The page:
What originally were highly abstract tents and theories enshrined in the Vedas and Upanishads, and were generally beyond the reach of ordinary creatures, and were restricted to the domain of scholarly and leaned souls such as exalted hermits, sages, seers, ascetics and mystics, and which could not be even read in a single life-span of an individual who were yearning for knowledge and self realisation-all have been distilled, condensed and put on platter, as it were, by Veda Vyas in the form of Adhyatma Ramayan for the common man.
It is also said that Goswami Tulsidas, the author of the epic Ram Charit Manas, drew his inspiration on spiritual and metaphysical matters from Adhyatma Rarmayan more than any other text. If an analysis is made of Tulsidas’ work, it would be established that he had adopted the same pattern of Veda Vyas to inextricably mingle sublime spiritual and metaphysical philosophy with the same story telling pattern of the divine story of Lord Ram.
It is also said that Goswami Tulsidas, the author of the epic Ram Charit Manas, drew his inspiration on spiritual and metaphysical matters from Adhyatma Ramayan more than any other text. If an analysis is made of Tulsidas’ work, it would be established that he had adopted the same pattern of Veda Vyas to inextricably mingle sublime spiritual and metaphysical philosophy with the same story telling pattern of the divine story of Lord Ram.
Adhyatma Ramayan has two parallel strands running through the text-one dealing with the plain and simple narration of the events/episodes associated with the worldly life story of Sri Ram, and the other, more importantly for the seekers of truth and self realisation, the various axioms and maxims about spiritualism, the goal of life, the supreme and truthful knowledge, self realisation, enlightenment, pristine philosophical and metaphysical concepts etc.-all have been made easy for them through the medium of the story.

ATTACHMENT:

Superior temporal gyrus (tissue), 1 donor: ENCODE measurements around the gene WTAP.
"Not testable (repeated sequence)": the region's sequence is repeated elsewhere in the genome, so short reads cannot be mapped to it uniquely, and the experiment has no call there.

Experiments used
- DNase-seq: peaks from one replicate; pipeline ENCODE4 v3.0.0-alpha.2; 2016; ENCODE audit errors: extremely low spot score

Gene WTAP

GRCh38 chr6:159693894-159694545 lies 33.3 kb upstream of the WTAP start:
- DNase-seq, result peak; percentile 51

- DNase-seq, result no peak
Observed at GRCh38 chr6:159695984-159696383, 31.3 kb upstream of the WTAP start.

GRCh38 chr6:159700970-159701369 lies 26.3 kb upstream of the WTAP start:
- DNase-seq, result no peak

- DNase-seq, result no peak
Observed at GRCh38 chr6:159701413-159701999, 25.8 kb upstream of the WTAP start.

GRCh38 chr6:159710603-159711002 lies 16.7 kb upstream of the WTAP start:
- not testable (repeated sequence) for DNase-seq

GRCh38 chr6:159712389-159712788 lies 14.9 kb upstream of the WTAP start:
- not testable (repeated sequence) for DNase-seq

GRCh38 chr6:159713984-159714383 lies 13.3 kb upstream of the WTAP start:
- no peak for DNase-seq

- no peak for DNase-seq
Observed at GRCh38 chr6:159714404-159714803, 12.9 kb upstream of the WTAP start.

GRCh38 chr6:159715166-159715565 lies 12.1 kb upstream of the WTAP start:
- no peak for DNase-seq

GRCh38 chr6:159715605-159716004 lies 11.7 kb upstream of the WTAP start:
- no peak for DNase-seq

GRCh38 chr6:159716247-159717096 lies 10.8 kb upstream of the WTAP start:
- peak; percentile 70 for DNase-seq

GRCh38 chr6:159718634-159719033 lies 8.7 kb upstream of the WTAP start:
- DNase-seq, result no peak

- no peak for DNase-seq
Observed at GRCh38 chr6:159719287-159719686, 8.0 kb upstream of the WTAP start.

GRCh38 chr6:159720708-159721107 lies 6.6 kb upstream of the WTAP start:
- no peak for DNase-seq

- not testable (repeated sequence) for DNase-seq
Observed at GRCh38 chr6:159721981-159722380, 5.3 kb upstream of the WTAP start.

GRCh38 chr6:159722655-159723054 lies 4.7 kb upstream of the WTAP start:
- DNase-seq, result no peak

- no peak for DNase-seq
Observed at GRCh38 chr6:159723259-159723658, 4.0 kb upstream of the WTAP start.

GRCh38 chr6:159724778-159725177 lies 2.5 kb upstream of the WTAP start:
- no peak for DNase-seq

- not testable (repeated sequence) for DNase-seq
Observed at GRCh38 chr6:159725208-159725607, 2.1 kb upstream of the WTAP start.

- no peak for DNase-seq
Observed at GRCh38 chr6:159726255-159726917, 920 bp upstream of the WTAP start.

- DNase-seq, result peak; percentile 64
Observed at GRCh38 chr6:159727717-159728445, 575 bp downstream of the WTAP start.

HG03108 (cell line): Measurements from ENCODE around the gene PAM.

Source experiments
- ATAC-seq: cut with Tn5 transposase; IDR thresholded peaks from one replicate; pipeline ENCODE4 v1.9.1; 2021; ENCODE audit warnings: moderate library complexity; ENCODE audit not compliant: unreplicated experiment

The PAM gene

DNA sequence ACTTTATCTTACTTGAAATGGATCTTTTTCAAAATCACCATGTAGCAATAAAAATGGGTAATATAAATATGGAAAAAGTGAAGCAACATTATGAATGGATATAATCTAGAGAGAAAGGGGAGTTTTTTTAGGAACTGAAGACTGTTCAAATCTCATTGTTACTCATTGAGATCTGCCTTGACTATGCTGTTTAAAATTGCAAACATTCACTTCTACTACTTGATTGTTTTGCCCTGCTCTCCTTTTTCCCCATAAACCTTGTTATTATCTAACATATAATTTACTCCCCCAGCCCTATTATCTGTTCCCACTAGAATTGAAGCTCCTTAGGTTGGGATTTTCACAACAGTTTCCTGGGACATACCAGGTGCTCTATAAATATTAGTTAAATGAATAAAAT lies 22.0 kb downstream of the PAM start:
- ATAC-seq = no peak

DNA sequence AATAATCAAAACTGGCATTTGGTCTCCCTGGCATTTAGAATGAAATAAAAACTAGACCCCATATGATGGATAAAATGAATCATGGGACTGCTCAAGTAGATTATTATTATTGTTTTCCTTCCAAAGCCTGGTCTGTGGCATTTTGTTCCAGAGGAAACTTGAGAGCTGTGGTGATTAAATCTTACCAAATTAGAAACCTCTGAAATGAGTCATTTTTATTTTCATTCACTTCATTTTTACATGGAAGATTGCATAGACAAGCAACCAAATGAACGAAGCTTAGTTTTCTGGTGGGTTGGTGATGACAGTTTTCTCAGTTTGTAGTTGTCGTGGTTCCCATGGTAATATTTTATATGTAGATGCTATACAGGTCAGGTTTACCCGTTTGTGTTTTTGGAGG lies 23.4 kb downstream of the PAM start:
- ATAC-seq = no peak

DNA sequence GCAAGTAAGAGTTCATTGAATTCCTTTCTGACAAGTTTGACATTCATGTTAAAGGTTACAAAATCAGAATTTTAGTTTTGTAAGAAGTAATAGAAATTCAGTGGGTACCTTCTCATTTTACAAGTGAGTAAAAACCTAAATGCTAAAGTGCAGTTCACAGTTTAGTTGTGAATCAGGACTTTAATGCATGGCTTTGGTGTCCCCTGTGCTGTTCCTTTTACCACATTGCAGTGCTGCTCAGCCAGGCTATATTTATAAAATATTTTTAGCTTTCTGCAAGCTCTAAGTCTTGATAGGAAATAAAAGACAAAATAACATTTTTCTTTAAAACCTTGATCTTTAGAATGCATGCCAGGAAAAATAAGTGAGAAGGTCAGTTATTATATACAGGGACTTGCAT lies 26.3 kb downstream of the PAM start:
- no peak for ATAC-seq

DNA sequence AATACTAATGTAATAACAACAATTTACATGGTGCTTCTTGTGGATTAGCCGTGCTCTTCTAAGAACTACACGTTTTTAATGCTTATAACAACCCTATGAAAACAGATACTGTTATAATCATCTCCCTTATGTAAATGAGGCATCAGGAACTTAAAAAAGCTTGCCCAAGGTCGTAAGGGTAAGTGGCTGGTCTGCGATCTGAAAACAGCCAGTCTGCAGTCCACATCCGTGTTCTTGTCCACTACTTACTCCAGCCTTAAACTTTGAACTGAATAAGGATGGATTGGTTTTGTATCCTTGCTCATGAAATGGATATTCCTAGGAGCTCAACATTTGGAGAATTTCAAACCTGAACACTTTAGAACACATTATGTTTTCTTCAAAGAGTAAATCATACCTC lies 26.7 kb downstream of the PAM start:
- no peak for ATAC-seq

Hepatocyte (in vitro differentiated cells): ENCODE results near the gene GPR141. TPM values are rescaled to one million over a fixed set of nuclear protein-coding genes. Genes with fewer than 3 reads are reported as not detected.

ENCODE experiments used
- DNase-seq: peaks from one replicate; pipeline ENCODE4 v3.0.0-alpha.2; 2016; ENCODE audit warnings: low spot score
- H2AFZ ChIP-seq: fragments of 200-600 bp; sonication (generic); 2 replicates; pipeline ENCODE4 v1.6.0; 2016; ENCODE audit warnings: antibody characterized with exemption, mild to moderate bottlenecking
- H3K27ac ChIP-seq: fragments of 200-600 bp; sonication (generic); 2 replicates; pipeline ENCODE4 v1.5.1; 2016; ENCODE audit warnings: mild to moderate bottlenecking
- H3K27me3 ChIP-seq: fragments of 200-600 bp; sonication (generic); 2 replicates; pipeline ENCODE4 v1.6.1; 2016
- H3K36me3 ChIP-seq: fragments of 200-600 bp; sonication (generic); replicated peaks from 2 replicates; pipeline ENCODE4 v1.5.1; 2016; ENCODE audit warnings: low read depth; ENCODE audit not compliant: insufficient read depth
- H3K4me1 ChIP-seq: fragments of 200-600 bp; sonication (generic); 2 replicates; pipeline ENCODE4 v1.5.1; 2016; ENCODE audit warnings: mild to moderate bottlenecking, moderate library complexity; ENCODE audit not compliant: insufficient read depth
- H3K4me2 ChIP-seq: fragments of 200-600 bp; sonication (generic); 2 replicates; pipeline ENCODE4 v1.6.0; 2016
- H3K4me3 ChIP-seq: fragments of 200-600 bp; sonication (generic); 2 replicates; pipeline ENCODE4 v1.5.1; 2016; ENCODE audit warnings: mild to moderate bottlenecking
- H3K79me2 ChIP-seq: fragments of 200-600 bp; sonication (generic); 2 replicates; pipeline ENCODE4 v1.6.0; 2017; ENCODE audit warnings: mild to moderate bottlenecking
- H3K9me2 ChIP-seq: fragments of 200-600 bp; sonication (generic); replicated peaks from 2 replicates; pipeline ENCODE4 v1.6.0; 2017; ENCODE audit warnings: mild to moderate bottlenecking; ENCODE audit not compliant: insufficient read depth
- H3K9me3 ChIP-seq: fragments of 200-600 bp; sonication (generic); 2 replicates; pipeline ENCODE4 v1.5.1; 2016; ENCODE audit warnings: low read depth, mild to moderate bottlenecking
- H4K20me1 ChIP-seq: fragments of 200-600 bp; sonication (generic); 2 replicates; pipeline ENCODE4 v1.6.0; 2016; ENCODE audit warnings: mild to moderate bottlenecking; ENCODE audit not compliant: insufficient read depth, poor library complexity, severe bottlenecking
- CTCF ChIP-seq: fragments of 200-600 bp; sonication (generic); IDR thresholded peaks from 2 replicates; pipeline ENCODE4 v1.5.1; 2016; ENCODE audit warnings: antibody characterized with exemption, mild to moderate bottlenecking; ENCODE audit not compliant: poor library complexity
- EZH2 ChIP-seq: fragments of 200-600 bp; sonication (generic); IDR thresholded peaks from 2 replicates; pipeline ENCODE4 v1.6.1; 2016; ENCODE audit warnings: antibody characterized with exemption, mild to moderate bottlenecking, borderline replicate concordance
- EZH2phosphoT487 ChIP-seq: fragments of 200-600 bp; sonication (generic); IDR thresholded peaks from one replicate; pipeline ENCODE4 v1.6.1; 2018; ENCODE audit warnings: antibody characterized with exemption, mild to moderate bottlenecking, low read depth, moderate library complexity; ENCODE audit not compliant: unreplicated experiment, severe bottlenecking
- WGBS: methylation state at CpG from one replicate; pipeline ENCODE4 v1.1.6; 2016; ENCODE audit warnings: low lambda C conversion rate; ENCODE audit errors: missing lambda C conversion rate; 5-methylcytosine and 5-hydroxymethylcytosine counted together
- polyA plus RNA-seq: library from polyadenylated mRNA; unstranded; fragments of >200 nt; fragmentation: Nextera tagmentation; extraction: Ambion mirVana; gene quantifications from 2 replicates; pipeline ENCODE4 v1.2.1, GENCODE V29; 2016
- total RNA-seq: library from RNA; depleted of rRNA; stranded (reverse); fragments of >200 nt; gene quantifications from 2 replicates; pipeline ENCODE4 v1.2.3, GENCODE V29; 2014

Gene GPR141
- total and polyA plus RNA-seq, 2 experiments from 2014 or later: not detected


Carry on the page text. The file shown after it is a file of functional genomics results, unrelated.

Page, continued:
The reading of this unique holy book telling the divine story of Lord Ram lifts the reader from this mundane, humdrum existence into the higher realm of spiritualism marked by detachment, renunciation, self restraint, peace and tranquility of the mind and soul, the realisation that this world is an illusion and the fact that the supreme, un-adulterated reality and truth is quite different from what we generally know or understand it to be. It kindles wisdom, self realisation and enlightenment in the heart of the true seeker. It removes darkness of ignorance and stupidity, and lights the beacon of true knowledge, wisdom and enlightenment. It is not a simple, often re-told story of Sri Ram, but a torch-light or an eye opener, as it were, in to the wisdom of the higher world of spiritualism, devotion, self realisation and enlightenment. In this aspect, sage Veda Vyas did earlier what Tulsidas did later on.